Why An English Major Wasn’t For Me
Posted on 10 April 2014
I am taking this summer off for the first time since January 2012. I’ve been at school nonstop from the semester I started, studying through the summers in an effort to finish as fast as I can – 15 months at Seneca College for the Joint Program with the University of Toronto, part time at UofT since September 2012, finally becoming a full-time student there the summer of 2013. I was supposed to graduate next summer with a double major in Diaspora and Transnational Studies and English, but halfway through this semester I realized that an English major wasn’t for me. I was working on projects that dealt with immigrant identity, and how city standards affected the daily life and realities of its citizens for my DTS major, while in ENG I was working on Orpheus and Heurodis, the Olympians, and Odysseus and Aenead. I didn’t care very much for my ENG courses while I was working on my other one; I couldn’t see the point in analyzing La Morte D’Arthur or discussing why the Green Knight in Sir Gawain and the Green Knight was wearing green when I was faced with statistics detailing how immigrants were languishing in entry-level jobs even if they had qualifications. My reaction to Gawain and Arthur was, at best, lukewarm interest.
In my other classes, however, where we were talking about the Immigrant Mother in popular literature (Battle Hymn of the Tiger Mother) and how Canada’s then-treatment of Chinese and South Asian diasporas was abhorrent, I was actually invested. These were things that actively affected my life and my people – we discussed in class how much more difficult it was for people of colour with similar educational backgrounds to get callbacks, compared to white Canadians. Also particularly sad, for me, were the statistics in the 2000s and 2010s saying that Filipinos were the most highly-educated immigrants coming in, but the children of immigrants weren’t furthering their educations very much. I think it’s looking up these days though; a lot of my peers are going into colleges and universities instead of staying on at their part-time jobs. It’s going to take a while, but we’ll get there. Doing projects and writing essays for my DTS classes almost didn’t seem like work, I enjoyed them so much and was invested in the conclusions.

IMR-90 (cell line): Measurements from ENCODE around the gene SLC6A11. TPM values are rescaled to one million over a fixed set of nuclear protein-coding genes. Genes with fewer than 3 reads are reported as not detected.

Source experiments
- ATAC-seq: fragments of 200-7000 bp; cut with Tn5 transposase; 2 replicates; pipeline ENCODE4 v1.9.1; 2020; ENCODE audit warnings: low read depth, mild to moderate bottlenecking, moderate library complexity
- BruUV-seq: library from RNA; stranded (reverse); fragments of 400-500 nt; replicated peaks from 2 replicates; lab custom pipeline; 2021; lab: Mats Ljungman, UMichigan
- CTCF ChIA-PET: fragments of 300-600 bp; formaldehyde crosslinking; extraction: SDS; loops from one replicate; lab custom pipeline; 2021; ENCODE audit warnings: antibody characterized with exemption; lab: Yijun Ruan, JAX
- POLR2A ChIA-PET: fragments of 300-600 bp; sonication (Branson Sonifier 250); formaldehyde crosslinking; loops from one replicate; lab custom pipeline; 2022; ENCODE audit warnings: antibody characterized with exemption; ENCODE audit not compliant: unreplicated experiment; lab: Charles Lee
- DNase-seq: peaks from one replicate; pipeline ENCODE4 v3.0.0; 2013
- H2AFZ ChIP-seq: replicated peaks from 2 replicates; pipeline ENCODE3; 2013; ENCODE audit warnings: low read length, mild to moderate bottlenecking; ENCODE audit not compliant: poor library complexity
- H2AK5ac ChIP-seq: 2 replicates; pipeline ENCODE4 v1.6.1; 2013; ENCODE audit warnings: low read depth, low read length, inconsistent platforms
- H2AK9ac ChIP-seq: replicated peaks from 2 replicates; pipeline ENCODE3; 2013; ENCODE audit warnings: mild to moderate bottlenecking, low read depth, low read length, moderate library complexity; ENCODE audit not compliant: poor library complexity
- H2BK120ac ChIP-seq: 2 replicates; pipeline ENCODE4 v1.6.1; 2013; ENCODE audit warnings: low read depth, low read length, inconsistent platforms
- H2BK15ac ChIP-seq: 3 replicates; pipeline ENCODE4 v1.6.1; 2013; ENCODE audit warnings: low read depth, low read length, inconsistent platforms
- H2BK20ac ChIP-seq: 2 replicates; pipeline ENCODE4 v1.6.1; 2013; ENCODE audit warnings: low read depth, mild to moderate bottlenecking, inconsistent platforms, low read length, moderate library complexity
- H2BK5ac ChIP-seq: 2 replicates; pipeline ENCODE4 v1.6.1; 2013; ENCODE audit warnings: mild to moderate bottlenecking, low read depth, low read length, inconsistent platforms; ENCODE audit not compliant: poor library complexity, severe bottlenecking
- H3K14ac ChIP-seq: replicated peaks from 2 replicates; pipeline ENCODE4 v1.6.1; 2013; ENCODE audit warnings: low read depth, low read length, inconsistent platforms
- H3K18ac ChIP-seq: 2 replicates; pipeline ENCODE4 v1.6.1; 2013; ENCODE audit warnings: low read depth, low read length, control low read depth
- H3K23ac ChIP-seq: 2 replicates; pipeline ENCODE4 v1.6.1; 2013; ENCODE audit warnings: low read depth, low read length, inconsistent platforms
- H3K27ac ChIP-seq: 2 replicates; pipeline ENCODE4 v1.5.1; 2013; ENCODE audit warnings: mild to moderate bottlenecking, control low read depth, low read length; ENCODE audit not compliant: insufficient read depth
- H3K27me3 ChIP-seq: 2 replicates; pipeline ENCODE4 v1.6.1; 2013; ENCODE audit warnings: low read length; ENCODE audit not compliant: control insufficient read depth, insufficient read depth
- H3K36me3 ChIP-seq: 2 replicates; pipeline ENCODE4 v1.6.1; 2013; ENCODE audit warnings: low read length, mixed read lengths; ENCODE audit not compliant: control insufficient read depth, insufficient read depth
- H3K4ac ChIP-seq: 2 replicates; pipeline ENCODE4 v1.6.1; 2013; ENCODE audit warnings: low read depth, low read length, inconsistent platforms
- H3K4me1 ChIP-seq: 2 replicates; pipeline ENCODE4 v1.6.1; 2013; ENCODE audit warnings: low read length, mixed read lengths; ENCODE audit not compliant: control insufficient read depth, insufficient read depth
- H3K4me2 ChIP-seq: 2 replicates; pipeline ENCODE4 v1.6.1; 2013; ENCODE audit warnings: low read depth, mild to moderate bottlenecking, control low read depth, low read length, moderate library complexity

It was then that I decided to go see my sort-of adviser and asked if I can switch majors. She and I worked out a battle plan: I switched my ENG from a major to a minor, kept the DTS as it was, and am planning on doing Urban Studies as another major. I’m still waiting on whether the powers that be in the Urban Studies department will take my application this year, but there’s no rush. She showed me several alternate routes towards the major I want; I’ll take some of the required courses for that major so that if I get approved, I’ll have some work to show for it.
In the meantime, I’m taking the summer off to breathe (the Human Geography courses I needed to take weren’t available anyway), bake some cookies, continue my internship at the Consulate, and breathe in the free air.
And maybe finally finish the Spanish course on Duolingo that’s been languishing on my phone for a couple of weeks now.
Where I was and what song was playing: 10th floor of my building on my very comfy couch, and Roxy Music’s Mother of Pearl